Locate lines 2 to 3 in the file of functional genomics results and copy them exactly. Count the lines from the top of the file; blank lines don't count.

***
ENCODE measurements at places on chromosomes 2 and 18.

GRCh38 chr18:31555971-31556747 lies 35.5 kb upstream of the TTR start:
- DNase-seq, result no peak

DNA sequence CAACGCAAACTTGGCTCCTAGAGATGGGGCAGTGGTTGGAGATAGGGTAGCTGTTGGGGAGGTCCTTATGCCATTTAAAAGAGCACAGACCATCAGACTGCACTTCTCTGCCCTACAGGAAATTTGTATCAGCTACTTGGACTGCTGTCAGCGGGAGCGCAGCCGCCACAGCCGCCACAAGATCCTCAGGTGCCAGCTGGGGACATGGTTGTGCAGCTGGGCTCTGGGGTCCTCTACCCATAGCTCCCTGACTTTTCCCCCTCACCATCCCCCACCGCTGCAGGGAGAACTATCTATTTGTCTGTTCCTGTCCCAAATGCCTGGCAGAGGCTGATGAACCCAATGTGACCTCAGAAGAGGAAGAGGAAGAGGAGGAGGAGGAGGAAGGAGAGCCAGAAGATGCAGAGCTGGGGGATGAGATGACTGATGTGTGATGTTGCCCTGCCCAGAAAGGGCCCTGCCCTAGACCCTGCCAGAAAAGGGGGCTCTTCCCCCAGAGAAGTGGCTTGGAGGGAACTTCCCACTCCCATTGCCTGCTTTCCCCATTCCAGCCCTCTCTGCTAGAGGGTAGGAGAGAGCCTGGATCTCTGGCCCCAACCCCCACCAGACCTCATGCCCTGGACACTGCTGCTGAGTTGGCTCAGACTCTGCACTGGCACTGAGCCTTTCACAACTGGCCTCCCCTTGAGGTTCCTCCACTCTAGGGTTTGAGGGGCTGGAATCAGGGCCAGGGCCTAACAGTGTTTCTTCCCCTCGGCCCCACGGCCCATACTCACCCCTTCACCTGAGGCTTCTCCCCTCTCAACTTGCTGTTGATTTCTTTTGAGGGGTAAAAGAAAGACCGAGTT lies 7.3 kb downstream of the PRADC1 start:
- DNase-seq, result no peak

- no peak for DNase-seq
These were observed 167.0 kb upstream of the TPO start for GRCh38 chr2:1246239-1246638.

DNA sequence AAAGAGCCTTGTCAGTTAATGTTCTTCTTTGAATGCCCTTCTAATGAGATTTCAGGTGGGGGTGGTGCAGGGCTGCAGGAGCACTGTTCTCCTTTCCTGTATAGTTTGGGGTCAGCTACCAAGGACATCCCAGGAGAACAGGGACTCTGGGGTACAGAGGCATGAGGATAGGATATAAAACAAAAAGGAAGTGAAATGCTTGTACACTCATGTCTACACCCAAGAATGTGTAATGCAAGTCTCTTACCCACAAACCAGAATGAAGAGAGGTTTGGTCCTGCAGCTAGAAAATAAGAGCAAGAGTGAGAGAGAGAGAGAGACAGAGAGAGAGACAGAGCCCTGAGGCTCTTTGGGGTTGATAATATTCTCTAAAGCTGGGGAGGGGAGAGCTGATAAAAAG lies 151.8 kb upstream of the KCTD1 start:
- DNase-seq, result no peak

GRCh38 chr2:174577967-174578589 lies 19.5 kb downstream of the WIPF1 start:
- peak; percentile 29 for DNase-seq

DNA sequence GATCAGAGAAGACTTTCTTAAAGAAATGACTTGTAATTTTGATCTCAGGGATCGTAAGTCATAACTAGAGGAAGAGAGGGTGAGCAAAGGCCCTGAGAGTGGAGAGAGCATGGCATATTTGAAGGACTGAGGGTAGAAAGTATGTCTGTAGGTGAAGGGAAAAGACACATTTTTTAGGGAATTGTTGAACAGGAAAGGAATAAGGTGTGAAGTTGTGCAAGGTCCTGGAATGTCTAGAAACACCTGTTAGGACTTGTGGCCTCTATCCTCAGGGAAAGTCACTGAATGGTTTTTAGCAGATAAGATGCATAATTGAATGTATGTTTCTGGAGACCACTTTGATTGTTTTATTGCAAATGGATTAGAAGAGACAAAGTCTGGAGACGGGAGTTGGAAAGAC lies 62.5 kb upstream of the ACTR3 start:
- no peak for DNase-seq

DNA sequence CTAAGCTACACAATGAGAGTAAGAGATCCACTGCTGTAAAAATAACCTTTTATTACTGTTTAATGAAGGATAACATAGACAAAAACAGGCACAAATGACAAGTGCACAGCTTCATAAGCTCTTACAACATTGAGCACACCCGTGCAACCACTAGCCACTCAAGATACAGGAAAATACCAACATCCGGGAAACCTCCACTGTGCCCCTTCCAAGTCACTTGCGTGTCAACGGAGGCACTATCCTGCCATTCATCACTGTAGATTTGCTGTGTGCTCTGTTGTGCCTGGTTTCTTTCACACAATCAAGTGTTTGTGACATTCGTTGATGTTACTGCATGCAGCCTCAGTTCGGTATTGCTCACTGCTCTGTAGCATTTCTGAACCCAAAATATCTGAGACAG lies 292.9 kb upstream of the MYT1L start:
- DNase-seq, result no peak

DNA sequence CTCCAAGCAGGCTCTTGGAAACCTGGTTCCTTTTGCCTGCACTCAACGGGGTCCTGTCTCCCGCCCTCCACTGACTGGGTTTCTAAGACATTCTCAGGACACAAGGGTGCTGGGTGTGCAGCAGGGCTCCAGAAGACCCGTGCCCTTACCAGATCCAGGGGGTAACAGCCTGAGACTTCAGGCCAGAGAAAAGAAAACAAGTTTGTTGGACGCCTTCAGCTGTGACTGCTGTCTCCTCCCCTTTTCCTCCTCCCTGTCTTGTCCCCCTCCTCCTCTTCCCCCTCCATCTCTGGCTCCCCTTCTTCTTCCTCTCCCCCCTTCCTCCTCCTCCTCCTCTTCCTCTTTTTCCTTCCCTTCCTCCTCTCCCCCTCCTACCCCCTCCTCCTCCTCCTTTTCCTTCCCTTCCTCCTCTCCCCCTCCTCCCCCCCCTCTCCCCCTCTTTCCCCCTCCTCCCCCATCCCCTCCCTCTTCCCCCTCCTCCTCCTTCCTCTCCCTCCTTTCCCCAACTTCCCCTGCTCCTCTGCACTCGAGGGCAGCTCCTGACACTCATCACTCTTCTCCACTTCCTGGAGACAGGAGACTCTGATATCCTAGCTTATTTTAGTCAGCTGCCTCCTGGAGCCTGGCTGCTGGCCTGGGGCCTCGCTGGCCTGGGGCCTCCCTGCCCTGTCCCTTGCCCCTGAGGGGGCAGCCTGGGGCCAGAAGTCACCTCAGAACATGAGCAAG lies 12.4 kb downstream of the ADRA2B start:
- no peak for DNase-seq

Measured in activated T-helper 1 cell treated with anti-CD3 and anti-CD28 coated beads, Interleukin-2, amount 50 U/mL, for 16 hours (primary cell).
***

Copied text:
GRCh38 chr18:31555971-31556747 lies 35.5 kb upstream of the TTR start:
- DNase-seq, result no peak